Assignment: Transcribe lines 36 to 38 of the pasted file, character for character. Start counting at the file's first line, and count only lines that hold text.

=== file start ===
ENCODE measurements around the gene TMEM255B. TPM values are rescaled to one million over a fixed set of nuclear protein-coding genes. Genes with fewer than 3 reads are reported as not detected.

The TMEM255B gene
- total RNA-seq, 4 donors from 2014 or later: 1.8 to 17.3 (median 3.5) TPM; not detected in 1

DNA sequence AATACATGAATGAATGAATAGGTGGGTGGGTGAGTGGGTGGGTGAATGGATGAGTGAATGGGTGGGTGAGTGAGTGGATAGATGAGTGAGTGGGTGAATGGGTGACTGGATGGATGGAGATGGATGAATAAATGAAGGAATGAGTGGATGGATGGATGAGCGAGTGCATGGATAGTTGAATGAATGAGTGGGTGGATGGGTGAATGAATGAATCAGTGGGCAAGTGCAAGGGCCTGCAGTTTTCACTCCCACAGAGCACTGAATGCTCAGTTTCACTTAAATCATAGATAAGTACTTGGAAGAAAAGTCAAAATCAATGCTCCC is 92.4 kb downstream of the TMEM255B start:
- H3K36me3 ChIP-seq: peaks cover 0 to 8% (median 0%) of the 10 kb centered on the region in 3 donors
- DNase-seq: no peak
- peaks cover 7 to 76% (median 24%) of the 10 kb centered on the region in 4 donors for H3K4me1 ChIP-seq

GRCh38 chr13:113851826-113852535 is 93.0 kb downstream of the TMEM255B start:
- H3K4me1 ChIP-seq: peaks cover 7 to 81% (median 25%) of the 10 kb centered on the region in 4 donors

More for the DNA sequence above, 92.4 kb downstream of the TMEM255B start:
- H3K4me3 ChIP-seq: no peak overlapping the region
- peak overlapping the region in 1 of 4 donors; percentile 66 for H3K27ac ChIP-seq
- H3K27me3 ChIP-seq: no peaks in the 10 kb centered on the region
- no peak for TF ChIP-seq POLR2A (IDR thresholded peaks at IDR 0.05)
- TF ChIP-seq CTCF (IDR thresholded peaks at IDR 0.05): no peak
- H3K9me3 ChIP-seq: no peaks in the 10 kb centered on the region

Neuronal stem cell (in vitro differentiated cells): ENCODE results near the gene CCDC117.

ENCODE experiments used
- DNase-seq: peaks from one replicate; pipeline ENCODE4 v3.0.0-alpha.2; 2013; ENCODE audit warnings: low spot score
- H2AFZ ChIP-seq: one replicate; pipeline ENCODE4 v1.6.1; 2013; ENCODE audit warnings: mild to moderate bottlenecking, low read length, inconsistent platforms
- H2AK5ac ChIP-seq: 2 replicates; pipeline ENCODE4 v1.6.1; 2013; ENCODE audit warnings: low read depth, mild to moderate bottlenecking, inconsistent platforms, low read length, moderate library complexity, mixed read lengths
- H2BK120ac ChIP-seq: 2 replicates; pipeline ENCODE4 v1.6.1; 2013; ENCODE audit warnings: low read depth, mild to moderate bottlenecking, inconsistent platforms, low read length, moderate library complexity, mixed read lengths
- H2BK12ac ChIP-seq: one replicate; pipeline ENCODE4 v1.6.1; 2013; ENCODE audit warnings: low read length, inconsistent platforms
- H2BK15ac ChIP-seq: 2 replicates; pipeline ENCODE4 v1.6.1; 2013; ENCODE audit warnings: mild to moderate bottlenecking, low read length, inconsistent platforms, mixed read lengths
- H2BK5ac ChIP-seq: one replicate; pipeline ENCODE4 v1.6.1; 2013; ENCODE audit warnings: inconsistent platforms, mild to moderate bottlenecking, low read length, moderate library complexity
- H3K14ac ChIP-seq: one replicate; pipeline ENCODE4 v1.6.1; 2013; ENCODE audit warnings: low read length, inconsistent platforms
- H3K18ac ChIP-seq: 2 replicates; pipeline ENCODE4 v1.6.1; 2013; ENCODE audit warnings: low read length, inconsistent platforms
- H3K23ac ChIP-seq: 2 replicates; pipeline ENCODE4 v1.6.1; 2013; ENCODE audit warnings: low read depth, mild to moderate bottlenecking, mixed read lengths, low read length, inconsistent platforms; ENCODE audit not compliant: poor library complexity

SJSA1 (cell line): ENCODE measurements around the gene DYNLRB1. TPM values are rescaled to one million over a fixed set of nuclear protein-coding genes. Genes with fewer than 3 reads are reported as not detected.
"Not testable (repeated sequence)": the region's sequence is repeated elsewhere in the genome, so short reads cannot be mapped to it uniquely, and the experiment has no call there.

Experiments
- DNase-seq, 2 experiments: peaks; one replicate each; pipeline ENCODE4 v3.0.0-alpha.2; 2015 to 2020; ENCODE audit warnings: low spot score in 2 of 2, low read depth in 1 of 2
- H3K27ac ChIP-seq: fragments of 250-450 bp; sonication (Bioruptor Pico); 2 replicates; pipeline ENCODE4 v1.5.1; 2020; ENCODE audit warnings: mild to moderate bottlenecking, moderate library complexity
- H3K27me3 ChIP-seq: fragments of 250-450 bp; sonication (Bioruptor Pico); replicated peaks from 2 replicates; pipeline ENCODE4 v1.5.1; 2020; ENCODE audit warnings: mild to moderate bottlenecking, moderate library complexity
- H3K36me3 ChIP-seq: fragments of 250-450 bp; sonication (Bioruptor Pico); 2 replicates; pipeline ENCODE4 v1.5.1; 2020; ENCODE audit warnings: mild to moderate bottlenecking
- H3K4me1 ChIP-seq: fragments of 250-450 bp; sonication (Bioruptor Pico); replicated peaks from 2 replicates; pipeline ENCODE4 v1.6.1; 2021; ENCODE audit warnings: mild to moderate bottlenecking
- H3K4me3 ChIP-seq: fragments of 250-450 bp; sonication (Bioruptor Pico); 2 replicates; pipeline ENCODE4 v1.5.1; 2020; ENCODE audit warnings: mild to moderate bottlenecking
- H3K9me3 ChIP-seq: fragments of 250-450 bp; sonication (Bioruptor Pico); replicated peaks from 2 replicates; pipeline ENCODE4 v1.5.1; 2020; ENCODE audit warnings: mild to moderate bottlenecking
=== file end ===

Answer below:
- H3K4me1 ChIP-seq: fragments of 250-450 bp; sonication (Bioruptor Pico); replicated peaks from 2 replicates; pipeline ENCODE4 v1.6.1; 2021; ENCODE audit warnings: mild to moderate bottlenecking
- H3K4me3 ChIP-seq: fragments of 250-450 bp; sonication (Bioruptor Pico); 2 replicates; pipeline ENCODE4 v1.5.1; 2020; ENCODE audit warnings: mild to moderate bottlenecking
- H3K9me3 ChIP-seq: fragments of 250-450 bp; sonication (Bioruptor Pico); replicated peaks from 2 replicates; pipeline ENCODE4 v1.5.1; 2020; ENCODE audit warnings: mild to moderate bottlenecking